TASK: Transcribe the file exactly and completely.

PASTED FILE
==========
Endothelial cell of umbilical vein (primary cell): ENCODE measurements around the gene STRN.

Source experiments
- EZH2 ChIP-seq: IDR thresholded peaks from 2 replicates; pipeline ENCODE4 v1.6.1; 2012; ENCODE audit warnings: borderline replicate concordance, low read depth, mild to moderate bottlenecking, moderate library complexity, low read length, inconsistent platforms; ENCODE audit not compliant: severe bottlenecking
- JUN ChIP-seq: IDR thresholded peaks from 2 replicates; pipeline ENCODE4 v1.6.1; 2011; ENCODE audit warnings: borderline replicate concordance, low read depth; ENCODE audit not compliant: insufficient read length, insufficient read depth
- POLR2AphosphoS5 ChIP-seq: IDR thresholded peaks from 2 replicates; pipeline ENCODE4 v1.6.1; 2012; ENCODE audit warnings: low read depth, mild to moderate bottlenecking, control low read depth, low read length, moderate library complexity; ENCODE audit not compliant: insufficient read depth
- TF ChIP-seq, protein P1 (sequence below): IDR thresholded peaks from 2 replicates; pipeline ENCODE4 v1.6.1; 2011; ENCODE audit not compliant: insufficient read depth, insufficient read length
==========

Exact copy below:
Endothelial cell of umbilical vein (primary cell): ENCODE measurements around the gene STRN.

Source experiments
- EZH2 ChIP-seq: IDR thresholded peaks from 2 replicates; pipeline ENCODE4 v1.6.1; 2012; ENCODE audit warnings: borderline replicate concordance, low read depth, mild to moderate bottlenecking, moderate library complexity, low read length, inconsistent platforms; ENCODE audit not compliant: severe bottlenecking
- JUN ChIP-seq: IDR thresholded peaks from 2 replicates; pipeline ENCODE4 v1.6.1; 2011; ENCODE audit warnings: borderline replicate concordance, low read depth; ENCODE audit not compliant: insufficient read length, insufficient read depth
- POLR2AphosphoS5 ChIP-seq: IDR thresholded peaks from 2 replicates; pipeline ENCODE4 v1.6.1; 2012; ENCODE audit warnings: low read depth, mild to moderate bottlenecking, control low read depth, low read length, moderate library complexity; ENCODE audit not compliant: insufficient read depth
- TF ChIP-seq, protein P1 (sequence below): IDR thresholded peaks from 2 replicates; pipeline ENCODE4 v1.6.1; 2011; ENCODE audit not compliant: insufficient read depth, insufficient read length